By Dan Hickling
Fifteen feet or so. Maybe 20 on a head-manned breakaway.
That’s about as far away a wing (left or right, take your pick) gets from his centerman. At most.
At other times, say when the center is threading the needle out front from behind the net, the gap dwindles to two, maybe three, maybe six feet.
All that to say that there isn't much difference in on-ice real estate between playing center and wing.
However, to Zach Hamill, making the move from the former to the latter has been a huge leap.
Perhaps even a career saver.
And salvation certainly seemed to be in order for the former first-round pick of the Boston Bruins (No. 8 overall in 2007), who seemed to spin his wheels while toiling in the middle for the Providence Bruins the last three years.
Many were ready to hang the “bust” label on the 23-year-old Hamill.
One who felt strongly otherwise was Bruce “Butch” Cassidy, who took over as head coach of the P-Bruins this year after three years as an assistant. It was Cassidy's idea to move the Vancouver native from center to the right flank.
“Butchy was the main guy that gave me that confidence to play the wing,” said Hamill. “The first couple of games was a struggle, but he’s been great to me since day one and he has stuck with me there and taught me some stuff.”
Hamill must have been paying attention because he started popping in goals like never before – five of them in Providence's first 14 games. That kind of production sent reverbs up the highway to Boston.
And, when B's winger Rich Peverley got banged up and had to sit out a couple of games, Hamill, who had received two brief call-ups during the previous three years, was summoned to Boston.
“I saw him play first-hand a few weeks ago,” said Boston coach Claude Julien, “and I really liked his game. I thought he was one of the better players on that team.”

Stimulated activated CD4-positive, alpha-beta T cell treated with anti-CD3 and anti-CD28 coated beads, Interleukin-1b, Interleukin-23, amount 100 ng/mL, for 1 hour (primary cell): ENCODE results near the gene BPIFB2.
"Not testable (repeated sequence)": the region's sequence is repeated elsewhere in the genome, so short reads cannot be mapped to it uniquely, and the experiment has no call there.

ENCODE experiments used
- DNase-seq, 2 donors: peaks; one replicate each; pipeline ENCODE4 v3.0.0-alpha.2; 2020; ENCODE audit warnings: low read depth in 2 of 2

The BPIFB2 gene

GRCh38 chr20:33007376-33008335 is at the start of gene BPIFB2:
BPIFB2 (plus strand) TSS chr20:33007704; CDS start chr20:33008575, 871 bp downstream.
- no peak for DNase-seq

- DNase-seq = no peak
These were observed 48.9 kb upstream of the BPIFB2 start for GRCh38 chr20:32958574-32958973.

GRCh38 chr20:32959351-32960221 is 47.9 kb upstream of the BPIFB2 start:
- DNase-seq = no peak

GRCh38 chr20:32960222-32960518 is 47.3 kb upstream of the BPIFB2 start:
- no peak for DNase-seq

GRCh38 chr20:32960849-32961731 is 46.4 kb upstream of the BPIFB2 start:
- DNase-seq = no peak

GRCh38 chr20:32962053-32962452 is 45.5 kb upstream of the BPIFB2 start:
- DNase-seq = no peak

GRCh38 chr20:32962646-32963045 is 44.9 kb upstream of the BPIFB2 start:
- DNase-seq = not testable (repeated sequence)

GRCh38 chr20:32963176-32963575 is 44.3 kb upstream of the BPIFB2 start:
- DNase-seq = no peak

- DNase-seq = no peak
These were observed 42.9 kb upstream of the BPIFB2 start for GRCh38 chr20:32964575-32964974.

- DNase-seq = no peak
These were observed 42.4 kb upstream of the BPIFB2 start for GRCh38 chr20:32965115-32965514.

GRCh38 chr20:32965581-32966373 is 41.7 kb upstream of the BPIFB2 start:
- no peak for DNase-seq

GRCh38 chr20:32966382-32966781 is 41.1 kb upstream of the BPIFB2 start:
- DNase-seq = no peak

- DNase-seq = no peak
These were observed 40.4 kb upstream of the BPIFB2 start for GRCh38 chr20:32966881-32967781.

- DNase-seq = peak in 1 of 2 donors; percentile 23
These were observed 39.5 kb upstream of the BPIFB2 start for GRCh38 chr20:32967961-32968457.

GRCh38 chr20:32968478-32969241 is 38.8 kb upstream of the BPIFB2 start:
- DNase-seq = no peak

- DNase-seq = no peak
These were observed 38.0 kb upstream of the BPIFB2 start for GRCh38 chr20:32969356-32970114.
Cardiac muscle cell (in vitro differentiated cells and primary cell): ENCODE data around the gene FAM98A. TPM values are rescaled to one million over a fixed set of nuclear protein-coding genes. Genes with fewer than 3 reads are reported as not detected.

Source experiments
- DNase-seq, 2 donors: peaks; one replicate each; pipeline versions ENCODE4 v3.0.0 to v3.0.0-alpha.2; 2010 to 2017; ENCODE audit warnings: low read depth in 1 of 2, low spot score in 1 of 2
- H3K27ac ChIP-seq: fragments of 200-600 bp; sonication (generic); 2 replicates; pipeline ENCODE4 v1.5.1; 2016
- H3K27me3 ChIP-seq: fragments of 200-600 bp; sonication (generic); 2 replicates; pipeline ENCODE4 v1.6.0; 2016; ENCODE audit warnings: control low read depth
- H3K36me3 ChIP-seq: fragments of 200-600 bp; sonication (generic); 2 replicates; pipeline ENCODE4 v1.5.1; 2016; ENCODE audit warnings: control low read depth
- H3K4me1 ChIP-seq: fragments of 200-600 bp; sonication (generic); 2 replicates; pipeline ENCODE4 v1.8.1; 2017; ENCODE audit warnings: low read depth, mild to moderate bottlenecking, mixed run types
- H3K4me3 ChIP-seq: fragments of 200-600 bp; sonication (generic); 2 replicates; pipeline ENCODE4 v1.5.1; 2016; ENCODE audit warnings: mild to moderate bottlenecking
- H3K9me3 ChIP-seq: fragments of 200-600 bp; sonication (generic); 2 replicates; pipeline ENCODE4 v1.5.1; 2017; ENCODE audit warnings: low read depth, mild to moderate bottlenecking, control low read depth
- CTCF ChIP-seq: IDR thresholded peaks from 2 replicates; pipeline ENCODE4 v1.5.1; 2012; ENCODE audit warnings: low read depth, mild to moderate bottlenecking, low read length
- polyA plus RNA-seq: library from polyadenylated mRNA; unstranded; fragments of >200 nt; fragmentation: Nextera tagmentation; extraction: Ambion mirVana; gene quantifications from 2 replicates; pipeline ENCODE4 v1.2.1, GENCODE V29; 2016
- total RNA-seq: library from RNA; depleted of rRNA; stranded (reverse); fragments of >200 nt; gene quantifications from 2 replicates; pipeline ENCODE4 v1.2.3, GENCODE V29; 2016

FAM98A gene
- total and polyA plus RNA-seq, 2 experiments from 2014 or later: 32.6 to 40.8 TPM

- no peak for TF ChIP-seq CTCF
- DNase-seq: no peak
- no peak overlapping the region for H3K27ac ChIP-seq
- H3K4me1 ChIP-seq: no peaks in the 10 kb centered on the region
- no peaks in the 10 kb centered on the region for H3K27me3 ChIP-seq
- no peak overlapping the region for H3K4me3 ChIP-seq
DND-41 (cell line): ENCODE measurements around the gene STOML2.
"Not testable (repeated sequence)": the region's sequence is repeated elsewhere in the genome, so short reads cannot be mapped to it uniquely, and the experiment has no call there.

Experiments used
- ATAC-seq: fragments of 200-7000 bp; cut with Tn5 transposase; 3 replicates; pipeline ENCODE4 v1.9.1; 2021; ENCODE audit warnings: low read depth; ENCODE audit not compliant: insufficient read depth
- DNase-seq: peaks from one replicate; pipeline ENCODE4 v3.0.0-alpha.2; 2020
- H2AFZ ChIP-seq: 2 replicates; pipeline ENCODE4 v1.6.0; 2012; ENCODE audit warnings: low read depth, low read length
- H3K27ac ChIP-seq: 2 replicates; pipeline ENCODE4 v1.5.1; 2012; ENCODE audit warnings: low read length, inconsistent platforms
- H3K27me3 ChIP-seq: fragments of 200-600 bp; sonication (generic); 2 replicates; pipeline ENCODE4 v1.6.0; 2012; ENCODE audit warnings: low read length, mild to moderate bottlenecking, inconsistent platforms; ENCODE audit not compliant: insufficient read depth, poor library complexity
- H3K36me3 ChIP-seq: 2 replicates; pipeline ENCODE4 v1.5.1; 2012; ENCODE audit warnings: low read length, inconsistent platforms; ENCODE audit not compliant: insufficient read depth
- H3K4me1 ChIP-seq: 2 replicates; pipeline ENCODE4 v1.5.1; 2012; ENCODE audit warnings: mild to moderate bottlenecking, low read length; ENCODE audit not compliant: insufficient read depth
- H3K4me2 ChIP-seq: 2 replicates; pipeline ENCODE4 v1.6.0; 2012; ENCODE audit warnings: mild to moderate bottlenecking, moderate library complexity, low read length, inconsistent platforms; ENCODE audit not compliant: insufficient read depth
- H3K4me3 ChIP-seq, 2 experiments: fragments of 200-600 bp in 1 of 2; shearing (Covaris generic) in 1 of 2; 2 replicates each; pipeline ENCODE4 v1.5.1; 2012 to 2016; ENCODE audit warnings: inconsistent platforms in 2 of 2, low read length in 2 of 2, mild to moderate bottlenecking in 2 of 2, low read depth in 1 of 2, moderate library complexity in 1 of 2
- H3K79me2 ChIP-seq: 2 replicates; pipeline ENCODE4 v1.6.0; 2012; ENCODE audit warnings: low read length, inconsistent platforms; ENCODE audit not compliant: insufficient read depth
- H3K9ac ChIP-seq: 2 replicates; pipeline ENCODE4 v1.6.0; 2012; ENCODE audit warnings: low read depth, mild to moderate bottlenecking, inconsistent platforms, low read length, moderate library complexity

Julien said he was impressed with the way that Hamill worked with center Chris Kelly and young left wing Jordan Caron during his two-game fill-in stint.
“He was a real smart player, made some great plays positionally,” Julien said. “You’ve got to give him credit because he’s played center most of his career, and how he’s adapted to the wing so quickly is pretty amazing, so he deserves a lot of credit for that.”
Credit worthy, too, is how Hamill handled his being returned to Providence, once Peverley was healthy again, as he scored his team-leading sixth goal in the P-Bruins' 3-2 win at Worcester.
Not that he has mastered the wing just yet. As with all reinventions, this one has come with a learning curve.
“Yeah, it’s obviously a different position and different things,” Hamill said. “The first couple of games was a struggle with something new, but as time has gone on it was pretty good. I think I’m just trying to get better at every game. On my own time (I) watch some NHL games, and watch guys similar to me and guys that I want to play like and see how they do on the wall.”
Hamill, who has had to work through periods of discouragement the past three years, is feeling good now about the future, and his place in it.
“Yeah, I’m just trying to get better here every day,” he said. “I think this year down in Providence, if there’s something to work on the ice, I stay out there after practice to work on it, and I think it’s kind of helped. It’s worked with me a little bit. The more I think I work on things the better I can be.”
Such a small distance, but such great strides.
Around the AHL
Hamill isn't the only P-Bruin with a hot hand. Rookie Carter Camper racked up four points (two goals, two assists) in two games over the weekend, and now has 12 points (four goals, eight assists), tops on the club. … Heading into the upcoming weekend, just four points separate the AHL's seven New England-based clubs (spread over two divisions). Providence, Connecticut and Bridgeport all have 17 points, while Portland, which notched a 3-2 come from behind win over Adirondack Tuesday, and Worcester both have 13. Springfield (16) and Manchester (15) are stacked in the middle of the pack.
Dan Hickling can be reached at email@example.com.